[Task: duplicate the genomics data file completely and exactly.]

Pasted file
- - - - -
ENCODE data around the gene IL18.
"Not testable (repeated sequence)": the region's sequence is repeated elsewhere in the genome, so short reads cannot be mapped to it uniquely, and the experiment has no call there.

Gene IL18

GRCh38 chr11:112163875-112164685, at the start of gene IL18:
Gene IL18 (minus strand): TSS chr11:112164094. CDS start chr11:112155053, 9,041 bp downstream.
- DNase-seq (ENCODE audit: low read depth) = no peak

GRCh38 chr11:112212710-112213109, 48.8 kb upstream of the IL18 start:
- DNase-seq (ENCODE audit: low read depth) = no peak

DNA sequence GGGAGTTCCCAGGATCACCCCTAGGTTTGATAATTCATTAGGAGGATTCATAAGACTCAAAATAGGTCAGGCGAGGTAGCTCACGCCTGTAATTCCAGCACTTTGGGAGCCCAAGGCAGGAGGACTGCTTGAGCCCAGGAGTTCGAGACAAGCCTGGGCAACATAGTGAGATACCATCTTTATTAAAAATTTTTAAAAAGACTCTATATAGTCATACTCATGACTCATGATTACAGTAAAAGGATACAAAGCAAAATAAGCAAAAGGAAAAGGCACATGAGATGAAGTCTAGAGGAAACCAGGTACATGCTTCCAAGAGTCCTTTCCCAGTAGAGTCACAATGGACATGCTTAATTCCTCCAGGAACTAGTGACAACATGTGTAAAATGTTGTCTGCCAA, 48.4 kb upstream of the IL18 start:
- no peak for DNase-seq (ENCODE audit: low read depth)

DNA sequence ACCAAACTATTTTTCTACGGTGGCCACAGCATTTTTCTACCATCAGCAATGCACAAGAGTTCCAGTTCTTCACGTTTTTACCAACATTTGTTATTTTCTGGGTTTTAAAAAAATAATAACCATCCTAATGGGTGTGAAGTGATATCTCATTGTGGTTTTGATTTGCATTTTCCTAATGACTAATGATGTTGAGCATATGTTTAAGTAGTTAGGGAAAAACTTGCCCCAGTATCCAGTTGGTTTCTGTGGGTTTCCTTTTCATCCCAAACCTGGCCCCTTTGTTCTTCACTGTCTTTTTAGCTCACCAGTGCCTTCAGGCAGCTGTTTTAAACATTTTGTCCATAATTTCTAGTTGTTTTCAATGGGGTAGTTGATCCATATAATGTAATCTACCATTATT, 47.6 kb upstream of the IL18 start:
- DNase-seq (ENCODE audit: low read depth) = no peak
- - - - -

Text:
ENCODE data around the gene IL18.
"Not testable (repeated sequence)": the region's sequence is repeated elsewhere in the genome, so short reads cannot be mapped to it uniquely, and the experiment has no call there.

Gene IL18

GRCh38 chr11:112163875-112164685, at the start of gene IL18:
Gene IL18 (minus strand): TSS chr11:112164094. CDS start chr11:112155053, 9,041 bp downstream.
- DNase-seq (ENCODE audit: low read depth) = no peak

GRCh38 chr11:112212710-112213109, 48.8 kb upstream of the IL18 start:
- DNase-seq (ENCODE audit: low read depth) = no peak

DNA sequence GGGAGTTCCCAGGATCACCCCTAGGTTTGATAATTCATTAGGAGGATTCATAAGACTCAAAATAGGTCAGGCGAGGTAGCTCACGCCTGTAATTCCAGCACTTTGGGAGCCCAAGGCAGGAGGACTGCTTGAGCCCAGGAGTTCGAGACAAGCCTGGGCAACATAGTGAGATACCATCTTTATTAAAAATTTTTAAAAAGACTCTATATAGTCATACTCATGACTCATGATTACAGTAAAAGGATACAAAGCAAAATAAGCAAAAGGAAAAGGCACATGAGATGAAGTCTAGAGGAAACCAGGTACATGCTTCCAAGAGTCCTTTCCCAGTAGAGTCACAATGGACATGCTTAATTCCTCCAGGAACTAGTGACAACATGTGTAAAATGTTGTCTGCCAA, 48.4 kb upstream of the IL18 start:
- no peak for DNase-seq (ENCODE audit: low read depth)

DNA sequence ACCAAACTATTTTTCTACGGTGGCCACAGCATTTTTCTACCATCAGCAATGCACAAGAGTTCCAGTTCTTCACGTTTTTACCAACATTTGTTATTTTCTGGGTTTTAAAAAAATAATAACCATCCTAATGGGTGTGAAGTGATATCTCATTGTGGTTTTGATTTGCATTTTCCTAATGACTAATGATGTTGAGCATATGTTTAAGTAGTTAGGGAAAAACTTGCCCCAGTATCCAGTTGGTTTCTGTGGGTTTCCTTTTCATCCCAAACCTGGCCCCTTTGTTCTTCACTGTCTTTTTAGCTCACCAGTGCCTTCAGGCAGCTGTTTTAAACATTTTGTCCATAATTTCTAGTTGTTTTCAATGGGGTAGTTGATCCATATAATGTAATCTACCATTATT, 47.6 kb upstream of the IL18 start:
- DNase-seq (ENCODE audit: low read depth) = no peak